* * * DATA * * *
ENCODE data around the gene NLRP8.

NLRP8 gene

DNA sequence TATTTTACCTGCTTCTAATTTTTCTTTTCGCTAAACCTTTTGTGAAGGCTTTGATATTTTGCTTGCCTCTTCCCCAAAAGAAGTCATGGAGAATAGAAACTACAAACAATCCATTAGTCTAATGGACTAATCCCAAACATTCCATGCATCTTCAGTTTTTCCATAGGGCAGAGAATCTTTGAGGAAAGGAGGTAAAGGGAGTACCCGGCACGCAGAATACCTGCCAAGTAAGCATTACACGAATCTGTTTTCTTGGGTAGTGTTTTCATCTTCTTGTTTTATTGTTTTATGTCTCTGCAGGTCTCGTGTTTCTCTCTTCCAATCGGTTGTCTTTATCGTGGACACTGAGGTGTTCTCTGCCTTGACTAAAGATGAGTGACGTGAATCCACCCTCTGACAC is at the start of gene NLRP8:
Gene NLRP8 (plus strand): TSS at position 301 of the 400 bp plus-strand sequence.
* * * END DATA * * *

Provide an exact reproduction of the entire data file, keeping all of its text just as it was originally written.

ENCODE data around the gene NLRP8.

NLRP8 gene

DNA sequence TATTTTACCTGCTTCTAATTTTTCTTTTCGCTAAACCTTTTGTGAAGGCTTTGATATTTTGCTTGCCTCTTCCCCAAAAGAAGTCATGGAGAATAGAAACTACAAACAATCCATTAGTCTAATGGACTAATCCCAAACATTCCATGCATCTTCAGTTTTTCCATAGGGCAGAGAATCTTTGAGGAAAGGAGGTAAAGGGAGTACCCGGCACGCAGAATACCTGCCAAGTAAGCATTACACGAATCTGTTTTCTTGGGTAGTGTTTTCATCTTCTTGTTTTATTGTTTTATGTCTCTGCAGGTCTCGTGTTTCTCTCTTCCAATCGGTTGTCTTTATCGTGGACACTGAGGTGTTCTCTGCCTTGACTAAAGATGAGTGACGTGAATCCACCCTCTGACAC is at the start of gene NLRP8:
Gene NLRP8 (plus strand): TSS at position 301 of the 400 bp plus-strand sequence.